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The Music Man

12 Ratings: 2.8
A movie directed by Morton Da Costa

An energetic con artist convinces the citizens of a small turn-of-the-century community to form a boy's band - which he plans to lead. This classic Hollywood musical features such hits as "76 Trombones," "Ya Got Trouble," and … see full wiki

Genre: Music, Musical
Release Date: June 19, 1962
MPAA Rating: G
1 review about The Music Man

The Music Man 1962

  • Jul 17, 2003
Pros: all that music and family values

Cons: n/a

The Bottom Line: ________________

There are a few songs that bring to mind certain things in your life or stir up memories and I think few will argue that the stirring sound of '76 Trombones’ brings to mind this movie. Add to that ‘Ya Got Trouble’ ……”Right here in River City, with a capital T that rhymes with P and that stands for pool” …….. ah yes. Two songs that take you to the town square of River City, Iowa and put a smile on your face.

I’ve always liked musicals along with all the pomp and circumstance swirling around them. The outlandish scenes, the extras, the costumes, organization, choreography, and indeed, the music. Not all musicals are good movies, in fact, The Music Man isn’t that good in and of itself, but the music is what this one is about anyway and it swells with music.

From the ridiculous, Buddy Hackett singing and dancing to ‘Shipoopi’, to the sublime, Shirley Jones & Robert Preston with ‘Til There Was You’, The Music Man will find something for everyone with their musical collection.

The opening scene with the salesmen aboard the train, moving from city to city plying their wares, is both aggravating and catching and is our first introduction to the charisma that becomes The Music Man. Robert Preston as Professor Harold Hill, the purveyor of magic to the townsfolk of River City, Iowa, with his fictitious boys band. A buck for an instrument, three bucks for a uniform – it all adds up for the flimflam man that sells dreams for a living.

Much like Burt Lancaster in the 1956 “The Rainmaker”, this sleepy town is looking for something to give it a shot in the arm and Professor Harold Hill is the one with the needle in his hand. He runs his con, selling dreams to the children and hope to the parents. He does deliver, one cannot dispute that, because the instruments and the uniforms do show up, but his own inept musical ability is the problem behind this scam.

[As an aside, I don’t see where it is he making a killing here, since he does buy the equipment promised unless he is getting it dirt cheap and is keeping the difference. Even so, that would have to be a small portion in comparison]

Hill’s downfall is the lovely librarian, Marian, played by Shirley Jones. Considered an ‘old maid’ because she hasn’t married and also a bit of a town tart because it was rumored that she gained the books in the library through unsavory measures – the horror – she isn’t well accepted in the town by the busybodies. The busybodies are lead by the mayors wife, Eulalie Mackechnie Shinn, played by Hermione Gingold. Her dance troop, organized through another scam by Hill, was a treat to observe. Perhaps the best scene with these women is when they first started gathering.

It was an overhead shot and you could see the multi-hued plumage on their hats, which was quite outlandish. This lead to their rendition of “Pick A Little, Talk A Little”, and they indeed looked and sounded like a flock [are they called flock?] of barnyard hens. Pinched faces, feathered hats, snipping about Marian the librarian. Part of this assembled group of snippets was the wonderful Mary Wickes and she couldn’t sing then either.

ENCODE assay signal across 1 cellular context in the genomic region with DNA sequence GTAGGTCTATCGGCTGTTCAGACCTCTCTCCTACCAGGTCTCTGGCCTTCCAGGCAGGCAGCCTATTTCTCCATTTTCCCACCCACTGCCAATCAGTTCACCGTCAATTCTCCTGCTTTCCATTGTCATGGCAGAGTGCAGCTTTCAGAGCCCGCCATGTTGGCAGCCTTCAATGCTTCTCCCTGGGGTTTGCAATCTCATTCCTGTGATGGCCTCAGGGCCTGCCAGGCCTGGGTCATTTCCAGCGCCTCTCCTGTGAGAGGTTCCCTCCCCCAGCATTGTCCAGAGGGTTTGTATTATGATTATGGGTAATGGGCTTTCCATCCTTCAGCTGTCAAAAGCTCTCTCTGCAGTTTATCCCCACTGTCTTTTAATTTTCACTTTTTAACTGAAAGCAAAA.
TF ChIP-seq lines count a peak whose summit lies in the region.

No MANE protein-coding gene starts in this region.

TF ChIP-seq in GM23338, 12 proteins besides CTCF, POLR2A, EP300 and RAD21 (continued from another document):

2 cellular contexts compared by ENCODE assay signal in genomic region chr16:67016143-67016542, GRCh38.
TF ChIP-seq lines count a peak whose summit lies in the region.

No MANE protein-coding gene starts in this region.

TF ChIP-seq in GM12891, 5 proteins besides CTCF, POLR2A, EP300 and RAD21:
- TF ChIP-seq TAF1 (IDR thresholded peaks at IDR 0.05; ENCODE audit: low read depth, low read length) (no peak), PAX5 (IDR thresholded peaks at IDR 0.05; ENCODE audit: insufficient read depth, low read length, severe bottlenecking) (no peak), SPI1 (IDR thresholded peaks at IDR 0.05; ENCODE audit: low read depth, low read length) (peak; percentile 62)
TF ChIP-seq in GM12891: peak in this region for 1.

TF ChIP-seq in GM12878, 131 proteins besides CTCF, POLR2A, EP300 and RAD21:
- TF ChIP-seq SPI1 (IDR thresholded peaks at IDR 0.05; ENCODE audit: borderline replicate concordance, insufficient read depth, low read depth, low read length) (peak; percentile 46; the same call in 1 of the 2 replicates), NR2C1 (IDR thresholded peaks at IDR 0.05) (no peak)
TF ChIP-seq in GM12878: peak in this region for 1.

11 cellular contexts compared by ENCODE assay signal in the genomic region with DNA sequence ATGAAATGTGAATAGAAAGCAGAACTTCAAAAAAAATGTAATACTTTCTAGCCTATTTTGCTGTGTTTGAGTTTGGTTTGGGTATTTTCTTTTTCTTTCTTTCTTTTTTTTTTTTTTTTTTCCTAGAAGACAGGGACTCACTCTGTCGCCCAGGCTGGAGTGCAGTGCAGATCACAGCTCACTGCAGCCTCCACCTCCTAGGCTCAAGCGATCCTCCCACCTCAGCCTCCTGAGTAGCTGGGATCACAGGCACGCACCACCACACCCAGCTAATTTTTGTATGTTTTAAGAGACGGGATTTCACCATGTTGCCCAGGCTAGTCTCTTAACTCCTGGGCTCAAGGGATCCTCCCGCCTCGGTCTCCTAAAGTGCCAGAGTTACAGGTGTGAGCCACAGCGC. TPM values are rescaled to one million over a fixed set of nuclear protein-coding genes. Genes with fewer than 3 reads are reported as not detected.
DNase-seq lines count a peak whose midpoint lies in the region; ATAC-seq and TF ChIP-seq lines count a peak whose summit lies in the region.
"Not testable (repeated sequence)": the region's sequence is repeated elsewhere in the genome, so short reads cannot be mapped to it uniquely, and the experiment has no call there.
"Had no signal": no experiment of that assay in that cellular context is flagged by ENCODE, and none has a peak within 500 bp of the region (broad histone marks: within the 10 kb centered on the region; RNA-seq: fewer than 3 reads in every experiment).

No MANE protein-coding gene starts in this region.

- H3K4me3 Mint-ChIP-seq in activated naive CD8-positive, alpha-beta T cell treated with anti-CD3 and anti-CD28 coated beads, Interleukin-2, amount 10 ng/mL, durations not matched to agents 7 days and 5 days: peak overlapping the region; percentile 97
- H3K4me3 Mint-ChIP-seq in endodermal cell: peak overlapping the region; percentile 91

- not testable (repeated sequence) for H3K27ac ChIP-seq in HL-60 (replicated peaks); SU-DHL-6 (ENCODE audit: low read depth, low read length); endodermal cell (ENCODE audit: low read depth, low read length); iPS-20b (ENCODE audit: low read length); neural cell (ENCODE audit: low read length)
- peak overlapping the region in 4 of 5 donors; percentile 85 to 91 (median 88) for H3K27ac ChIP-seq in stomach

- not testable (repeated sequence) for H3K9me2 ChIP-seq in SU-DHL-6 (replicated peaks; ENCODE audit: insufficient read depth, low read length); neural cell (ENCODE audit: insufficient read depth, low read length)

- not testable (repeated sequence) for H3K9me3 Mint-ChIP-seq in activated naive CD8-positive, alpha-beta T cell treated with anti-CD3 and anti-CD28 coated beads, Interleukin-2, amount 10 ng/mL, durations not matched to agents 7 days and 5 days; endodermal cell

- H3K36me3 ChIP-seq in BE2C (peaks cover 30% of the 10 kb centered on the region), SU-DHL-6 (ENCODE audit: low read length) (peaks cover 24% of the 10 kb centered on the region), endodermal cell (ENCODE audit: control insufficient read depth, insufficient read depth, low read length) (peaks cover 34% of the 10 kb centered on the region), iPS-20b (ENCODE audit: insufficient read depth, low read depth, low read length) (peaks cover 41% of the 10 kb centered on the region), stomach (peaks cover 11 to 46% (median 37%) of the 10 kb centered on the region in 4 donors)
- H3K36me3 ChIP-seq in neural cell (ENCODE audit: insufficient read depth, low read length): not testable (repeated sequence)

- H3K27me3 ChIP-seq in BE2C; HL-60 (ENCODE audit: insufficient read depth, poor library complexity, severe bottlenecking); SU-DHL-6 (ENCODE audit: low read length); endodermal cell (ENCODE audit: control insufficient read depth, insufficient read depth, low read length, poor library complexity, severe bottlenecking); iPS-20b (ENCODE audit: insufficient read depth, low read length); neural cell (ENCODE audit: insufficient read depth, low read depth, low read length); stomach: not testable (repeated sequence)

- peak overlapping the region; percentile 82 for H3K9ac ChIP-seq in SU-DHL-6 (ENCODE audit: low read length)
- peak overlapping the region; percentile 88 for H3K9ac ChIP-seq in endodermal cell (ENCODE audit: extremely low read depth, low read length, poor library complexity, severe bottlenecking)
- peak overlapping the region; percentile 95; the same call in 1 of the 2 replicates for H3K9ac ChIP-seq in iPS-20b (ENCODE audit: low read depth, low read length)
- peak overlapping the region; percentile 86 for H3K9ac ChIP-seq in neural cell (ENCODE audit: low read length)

Naturally there is a love interest between Hill & Marian, that becomes his downfall, orchestrated by her mother Pert Kelton, a wonderful actress with a great Irish brogue. And there has to be disappointment, the winsome scene-stealer, introduced as Little Ronny Howard, as the shy and backward Winthrop. He is Marian’s younger brother [although I did have problems with the age difference, etc.] who had become reclusive after his fathers death, added to the fact he suffered from a horrible lisp. He has placed all his hope and dreams in this new found friend, Harold Hill, and when the truth comes to light, tries to retreat back into his shell.

Of course, in The Music Man, there is no retreat. It is all brass band and big noise. So many great scenes, so many great songs. A wonderful performance by The Buffalo Bills as the barbershop quartet adds some fun and who can forget ‘Lida Mae’?

It’s a blow out musical that takes you along for the march for a couple of hours. It goes back to the roots of America and the roots of family life that just isn’t present anymore. You can learn to live with the slow paced story because there is so much activity the rest of the time with heated dancing and glorious singing. It was based on the hometown of writer Meredith Willson, who came from Iowa. It was directed by Morton DaCosta.

~Academy Award – Best Music Score
~Golden Globe – Best Motion Picture, Musical
~Golden Laurel – Top Male Musical Performance [Preston] and Top Musical
~WGA Award – Best Written American Musical

If you can choke through the performance by Shirley Jones, not a favorite of mine, then The Music Man will be a great time for you. It makes you want to get up and march, which I did, but Diane frowned at me so I turned the movie off and watched it later when I could march to my hearts content. The music will run through your head all day but it’s enjoyable, so you learn to live with it. At least I didn’t mention that repetitive Disney song ‘It’s a small world’ – snicker – now THAT can run through you head the rest of the day.

This special edition DVD included 30-minute making-of documentary "Right Here in River City" and introduction by Shirley Jones.



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